autobiographical essay on her website  "Maybe I was born with a kind of gender inversion— some call it a birth defect.  I know nothing of these things.  I do know that my identification has always been with females— in books,  movies, art and life.  My best friends have always been female and I have always been exclusively physically attracted to females.  So, along comes puberty.  Whoa!  We were all confused, I know, but within that maelstrom was my desire for, and the desire to be, a girl... In August of 1998 I decided to stop the denial and start living as a woman... After extensive tests, both mental and physical, I started hormonal gender re-assignment therapy...  People have been

 unimaginably supportive, and slowly that shame is passing away.  My wife, Maryellen, has been my backbone through all of this..."
Jeffrey Catherine Jones may have seemed to be an overnight sensation, but her artistic beginnings date back many years before her work became a mainstay of paperbacks, magazines, and comics. "As a kid, I liked to draw," Jones said. "That's not unusual, because all kids like to draw, but I liked to draw more than most... I did my first comic strip when I was five years old. It was a one page humor strip with a character I created named Homer. It was kind of fun, but after I did that, I didn't do any more comics for years...
"In the 11th grade, I met B.B. Sams. He was an incredible artist—just incredible. He really inspired me, and he influenced my work more than any other single person.
"I started doing art for fanzines in the early 1960s. I told my father I was going to be an artist and he discouraged that; he was of the generation that grew up in the Depression, so security was very important to him... I was in my first year of college, going to my classes, and I had a kind of a nervous breakdown and ended up in the psychiatrist's office at Emory University; after a few visits and some long talks, it really came to light that I really wanted to be an artist and wasn't going to be happy doing anything else."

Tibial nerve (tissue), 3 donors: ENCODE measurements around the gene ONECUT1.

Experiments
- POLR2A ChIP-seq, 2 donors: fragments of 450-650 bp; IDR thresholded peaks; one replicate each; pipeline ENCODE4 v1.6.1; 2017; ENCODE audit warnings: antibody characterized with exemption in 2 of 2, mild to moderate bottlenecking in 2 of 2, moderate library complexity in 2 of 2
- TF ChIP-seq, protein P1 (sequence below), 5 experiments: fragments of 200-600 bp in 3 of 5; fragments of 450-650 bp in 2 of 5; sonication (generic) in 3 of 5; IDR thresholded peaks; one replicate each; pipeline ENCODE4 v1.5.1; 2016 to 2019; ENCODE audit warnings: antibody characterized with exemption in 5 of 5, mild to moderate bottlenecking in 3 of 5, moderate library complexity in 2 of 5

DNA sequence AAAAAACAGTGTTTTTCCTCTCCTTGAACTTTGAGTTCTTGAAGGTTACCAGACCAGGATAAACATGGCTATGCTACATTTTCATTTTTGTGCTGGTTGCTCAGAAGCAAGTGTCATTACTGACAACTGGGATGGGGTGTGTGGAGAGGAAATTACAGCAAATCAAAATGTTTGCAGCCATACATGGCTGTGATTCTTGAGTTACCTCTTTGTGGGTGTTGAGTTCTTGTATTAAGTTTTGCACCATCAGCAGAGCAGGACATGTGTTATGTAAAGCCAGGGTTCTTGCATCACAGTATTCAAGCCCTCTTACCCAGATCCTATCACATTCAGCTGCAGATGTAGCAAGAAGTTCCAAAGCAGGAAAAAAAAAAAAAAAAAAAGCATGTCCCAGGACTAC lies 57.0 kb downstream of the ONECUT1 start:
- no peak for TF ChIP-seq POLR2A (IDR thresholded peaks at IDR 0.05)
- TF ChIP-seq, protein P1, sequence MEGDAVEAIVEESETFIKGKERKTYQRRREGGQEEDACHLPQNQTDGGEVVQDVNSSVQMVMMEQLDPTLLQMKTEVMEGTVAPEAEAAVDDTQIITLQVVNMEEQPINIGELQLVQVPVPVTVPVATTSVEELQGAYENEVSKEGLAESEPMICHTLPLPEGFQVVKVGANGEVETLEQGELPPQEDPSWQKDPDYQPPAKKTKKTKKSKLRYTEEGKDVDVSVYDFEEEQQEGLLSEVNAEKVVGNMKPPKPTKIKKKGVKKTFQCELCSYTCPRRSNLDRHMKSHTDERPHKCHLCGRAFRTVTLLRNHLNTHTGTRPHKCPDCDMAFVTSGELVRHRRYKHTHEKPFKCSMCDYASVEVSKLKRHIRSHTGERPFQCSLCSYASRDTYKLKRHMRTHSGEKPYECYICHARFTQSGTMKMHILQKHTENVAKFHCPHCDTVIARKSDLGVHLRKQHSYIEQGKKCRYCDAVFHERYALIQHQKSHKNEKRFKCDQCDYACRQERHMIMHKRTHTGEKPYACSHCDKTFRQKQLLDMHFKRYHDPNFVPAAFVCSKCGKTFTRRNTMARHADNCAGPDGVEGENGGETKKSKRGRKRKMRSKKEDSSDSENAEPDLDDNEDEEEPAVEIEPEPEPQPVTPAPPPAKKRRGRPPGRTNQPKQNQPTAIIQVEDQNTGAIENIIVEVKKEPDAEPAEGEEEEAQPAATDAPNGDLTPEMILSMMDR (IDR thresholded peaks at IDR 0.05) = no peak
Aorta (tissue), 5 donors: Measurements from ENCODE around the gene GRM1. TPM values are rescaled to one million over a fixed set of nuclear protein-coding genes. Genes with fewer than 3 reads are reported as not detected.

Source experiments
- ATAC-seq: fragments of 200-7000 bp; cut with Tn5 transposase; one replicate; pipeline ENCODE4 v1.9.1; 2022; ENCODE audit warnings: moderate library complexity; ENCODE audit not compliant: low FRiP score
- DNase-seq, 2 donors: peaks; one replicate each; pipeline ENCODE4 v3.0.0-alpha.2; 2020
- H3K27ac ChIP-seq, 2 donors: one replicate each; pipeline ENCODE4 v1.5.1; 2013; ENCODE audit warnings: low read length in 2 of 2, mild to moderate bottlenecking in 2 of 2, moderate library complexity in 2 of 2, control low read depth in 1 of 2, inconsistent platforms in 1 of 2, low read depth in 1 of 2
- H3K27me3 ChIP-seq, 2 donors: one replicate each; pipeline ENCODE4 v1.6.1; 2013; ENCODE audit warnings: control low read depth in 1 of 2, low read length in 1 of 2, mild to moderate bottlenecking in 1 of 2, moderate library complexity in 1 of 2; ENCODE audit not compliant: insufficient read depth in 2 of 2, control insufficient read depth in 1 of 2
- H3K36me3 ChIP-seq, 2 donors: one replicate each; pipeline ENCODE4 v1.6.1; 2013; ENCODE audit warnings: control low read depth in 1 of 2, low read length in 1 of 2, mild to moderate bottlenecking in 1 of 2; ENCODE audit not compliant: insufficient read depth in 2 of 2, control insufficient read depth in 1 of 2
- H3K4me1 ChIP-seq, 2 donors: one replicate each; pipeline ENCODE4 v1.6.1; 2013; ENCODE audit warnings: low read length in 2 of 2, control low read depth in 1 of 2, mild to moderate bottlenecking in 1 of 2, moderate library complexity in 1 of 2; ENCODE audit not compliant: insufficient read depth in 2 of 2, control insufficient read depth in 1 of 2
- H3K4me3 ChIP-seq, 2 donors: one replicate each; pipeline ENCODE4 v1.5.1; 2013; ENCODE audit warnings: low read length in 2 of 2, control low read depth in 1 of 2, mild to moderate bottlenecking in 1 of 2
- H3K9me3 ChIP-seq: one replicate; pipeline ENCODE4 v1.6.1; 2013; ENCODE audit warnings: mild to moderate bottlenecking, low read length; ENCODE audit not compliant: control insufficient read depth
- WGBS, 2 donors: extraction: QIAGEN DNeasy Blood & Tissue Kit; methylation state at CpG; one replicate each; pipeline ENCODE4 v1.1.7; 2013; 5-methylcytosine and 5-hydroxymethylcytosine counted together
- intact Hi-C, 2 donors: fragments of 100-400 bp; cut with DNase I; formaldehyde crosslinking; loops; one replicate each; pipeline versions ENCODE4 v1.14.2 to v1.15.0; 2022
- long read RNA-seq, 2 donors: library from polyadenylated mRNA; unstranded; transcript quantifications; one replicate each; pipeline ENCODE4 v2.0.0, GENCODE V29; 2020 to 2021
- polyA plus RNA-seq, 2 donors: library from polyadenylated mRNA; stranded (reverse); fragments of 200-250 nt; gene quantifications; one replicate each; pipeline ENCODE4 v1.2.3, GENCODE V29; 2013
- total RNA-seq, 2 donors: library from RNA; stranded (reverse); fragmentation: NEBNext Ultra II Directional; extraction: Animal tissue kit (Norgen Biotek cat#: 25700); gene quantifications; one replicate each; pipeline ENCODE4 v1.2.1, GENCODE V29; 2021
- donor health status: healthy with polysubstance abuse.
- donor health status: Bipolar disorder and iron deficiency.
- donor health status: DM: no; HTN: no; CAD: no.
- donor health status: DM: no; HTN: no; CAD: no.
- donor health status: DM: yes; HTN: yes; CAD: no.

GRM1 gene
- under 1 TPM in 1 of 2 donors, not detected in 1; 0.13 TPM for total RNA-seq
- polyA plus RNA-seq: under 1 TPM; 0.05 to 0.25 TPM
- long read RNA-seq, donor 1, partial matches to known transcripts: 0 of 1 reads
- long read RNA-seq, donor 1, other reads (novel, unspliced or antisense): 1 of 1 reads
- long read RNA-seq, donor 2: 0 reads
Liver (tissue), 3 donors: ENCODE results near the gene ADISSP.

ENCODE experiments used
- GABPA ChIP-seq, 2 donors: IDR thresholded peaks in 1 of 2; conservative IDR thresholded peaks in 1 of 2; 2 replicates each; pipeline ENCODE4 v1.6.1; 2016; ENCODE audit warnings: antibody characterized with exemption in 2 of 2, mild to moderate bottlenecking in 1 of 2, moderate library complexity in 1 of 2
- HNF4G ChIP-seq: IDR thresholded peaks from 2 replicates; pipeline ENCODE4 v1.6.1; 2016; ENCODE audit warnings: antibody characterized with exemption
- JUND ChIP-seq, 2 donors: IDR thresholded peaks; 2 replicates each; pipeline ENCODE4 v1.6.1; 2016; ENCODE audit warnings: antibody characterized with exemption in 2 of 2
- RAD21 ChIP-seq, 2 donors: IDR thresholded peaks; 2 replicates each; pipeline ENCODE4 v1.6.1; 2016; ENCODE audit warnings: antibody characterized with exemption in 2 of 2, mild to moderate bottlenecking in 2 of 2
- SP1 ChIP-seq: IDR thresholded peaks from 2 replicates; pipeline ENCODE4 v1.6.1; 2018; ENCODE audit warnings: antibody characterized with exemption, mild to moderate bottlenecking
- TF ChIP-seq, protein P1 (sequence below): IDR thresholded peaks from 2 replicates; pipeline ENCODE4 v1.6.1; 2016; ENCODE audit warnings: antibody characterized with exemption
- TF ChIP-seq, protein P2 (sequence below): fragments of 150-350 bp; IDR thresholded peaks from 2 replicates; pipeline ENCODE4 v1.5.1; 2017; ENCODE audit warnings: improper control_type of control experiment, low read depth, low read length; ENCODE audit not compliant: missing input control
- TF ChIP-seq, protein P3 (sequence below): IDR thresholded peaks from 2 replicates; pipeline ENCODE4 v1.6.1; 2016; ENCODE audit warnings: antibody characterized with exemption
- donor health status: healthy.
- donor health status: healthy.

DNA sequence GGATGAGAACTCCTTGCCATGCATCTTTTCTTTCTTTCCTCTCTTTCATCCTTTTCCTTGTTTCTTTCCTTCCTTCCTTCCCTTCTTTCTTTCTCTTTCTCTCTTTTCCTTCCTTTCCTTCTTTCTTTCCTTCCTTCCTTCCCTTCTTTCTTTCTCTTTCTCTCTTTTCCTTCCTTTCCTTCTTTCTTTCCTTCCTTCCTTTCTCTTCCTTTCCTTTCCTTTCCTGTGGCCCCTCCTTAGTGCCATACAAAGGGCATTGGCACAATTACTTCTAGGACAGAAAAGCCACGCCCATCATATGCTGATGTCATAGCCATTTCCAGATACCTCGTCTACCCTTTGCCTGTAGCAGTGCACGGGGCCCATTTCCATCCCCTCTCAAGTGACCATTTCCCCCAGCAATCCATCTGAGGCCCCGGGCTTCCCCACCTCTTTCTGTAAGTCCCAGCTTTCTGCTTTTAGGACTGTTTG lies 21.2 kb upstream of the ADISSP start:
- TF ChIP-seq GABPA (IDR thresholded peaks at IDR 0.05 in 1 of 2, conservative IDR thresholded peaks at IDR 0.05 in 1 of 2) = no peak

Jones knew that relocation was necessary to succeed in commercial art. "In those days, New York was where everything was published, and if you wanted to do commercial art, that was where you could get your start. You had to peddle your
wares— walk up to the art director and sell yourself and your work. Soon after I got there, I got paperback cover work from Ace Books and comics work from Archie Goodwin at Warren, so I started my career right there.
"I can still remember coming back from seeing Archie at the Warren offices, and he had given me a script. I sat at my drawing table and just freaked out, thinking, What am I going to do now? I have to draw professionally!' So I did the splash page three or four times and finally got something that I liked, from there, the rest of the story flowed. I took it intro the offices, Archie bought it, nd that's where it began."
While some attempted to categorize Jones as a Frazetta imitator, her work differed from


Frazetta's in design and in execution. "I was going through a lot of influences at the time. I had my N.C. Wyeth influence, my Frank Frazetta influence, my Gustav Klimt influence, my Alphonse Mucha influence. The more artists I saw, the more I would try to incorporate elements of their work into my own. I wasn't imitating them, though; I would learn something that they had brought to their work, but I would leave their style behind and take what I had learned, then incorporate it into what I wanted to do."
In 1968, Jones began a long association with the work of Robert E. Howard. "When I did Donald Grant's edition of Red Shadows, I got a lot of work from other companies as well," Jones said. "A lot of publishers were trying to get Robert E. Howard's non-Conan stories into print, and I got a lot of those cover assignments."
Ironically, Jones' impressive body of Robert E. Howard illustration includes very few depictions of Howard's flagship character, Conan. Was it Jones' choice not to do Conan, or was it just coincidental? "I think it happened both ways," Jones said. "The books that were given to me—Solomon Kane, Bran Mak Morn, the stuff that Howard wrote that was not Conan—well, that's what I was given to illustrate. But Frank Frazetta owned Conan; everyone knew that Frazetta was the Conan man. But there was a lot of Howard material coming out, so I ended up doing a lot of those covers."